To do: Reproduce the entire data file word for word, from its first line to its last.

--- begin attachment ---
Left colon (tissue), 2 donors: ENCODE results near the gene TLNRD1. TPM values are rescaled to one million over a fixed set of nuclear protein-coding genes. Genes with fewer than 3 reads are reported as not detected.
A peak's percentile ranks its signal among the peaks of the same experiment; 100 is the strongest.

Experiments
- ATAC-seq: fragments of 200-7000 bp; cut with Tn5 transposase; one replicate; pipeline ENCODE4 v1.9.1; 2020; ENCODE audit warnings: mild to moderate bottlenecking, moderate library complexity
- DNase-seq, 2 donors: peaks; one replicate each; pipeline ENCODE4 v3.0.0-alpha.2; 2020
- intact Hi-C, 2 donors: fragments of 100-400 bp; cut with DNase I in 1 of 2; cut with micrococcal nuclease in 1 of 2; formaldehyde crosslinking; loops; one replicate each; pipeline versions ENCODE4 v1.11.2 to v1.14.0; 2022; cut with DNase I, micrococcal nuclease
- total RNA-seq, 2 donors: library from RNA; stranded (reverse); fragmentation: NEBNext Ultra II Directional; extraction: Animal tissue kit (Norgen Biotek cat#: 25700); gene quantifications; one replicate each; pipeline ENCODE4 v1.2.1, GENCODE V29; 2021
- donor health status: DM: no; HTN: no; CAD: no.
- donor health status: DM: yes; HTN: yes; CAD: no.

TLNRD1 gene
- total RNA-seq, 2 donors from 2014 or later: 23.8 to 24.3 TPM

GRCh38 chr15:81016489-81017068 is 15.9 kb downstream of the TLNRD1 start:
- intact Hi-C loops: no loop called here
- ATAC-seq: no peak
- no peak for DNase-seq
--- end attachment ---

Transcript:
Left colon (tissue), 2 donors: ENCODE results near the gene TLNRD1. TPM values are rescaled to one million over a fixed set of nuclear protein-coding genes. Genes with fewer than 3 reads are reported as not detected.
A peak's percentile ranks its signal among the peaks of the same experiment; 100 is the strongest.

Experiments
- ATAC-seq: fragments of 200-7000 bp; cut with Tn5 transposase; one replicate; pipeline ENCODE4 v1.9.1; 2020; ENCODE audit warnings: mild to moderate bottlenecking, moderate library complexity
- DNase-seq, 2 donors: peaks; one replicate each; pipeline ENCODE4 v3.0.0-alpha.2; 2020
- intact Hi-C, 2 donors: fragments of 100-400 bp; cut with DNase I in 1 of 2; cut with micrococcal nuclease in 1 of 2; formaldehyde crosslinking; loops; one replicate each; pipeline versions ENCODE4 v1.11.2 to v1.14.0; 2022; cut with DNase I, micrococcal nuclease
- total RNA-seq, 2 donors: library from RNA; stranded (reverse); fragmentation: NEBNext Ultra II Directional; extraction: Animal tissue kit (Norgen Biotek cat#: 25700); gene quantifications; one replicate each; pipeline ENCODE4 v1.2.1, GENCODE V29; 2021
- donor health status: DM: no; HTN: no; CAD: no.
- donor health status: DM: yes; HTN: yes; CAD: no.

TLNRD1 gene
- total RNA-seq, 2 donors from 2014 or later: 23.8 to 24.3 TPM

GRCh38 chr15:81016489-81017068 is 15.9 kb downstream of the TLNRD1 start:
- intact Hi-C loops: no loop called here
- ATAC-seq: no peak
- no peak for DNase-seq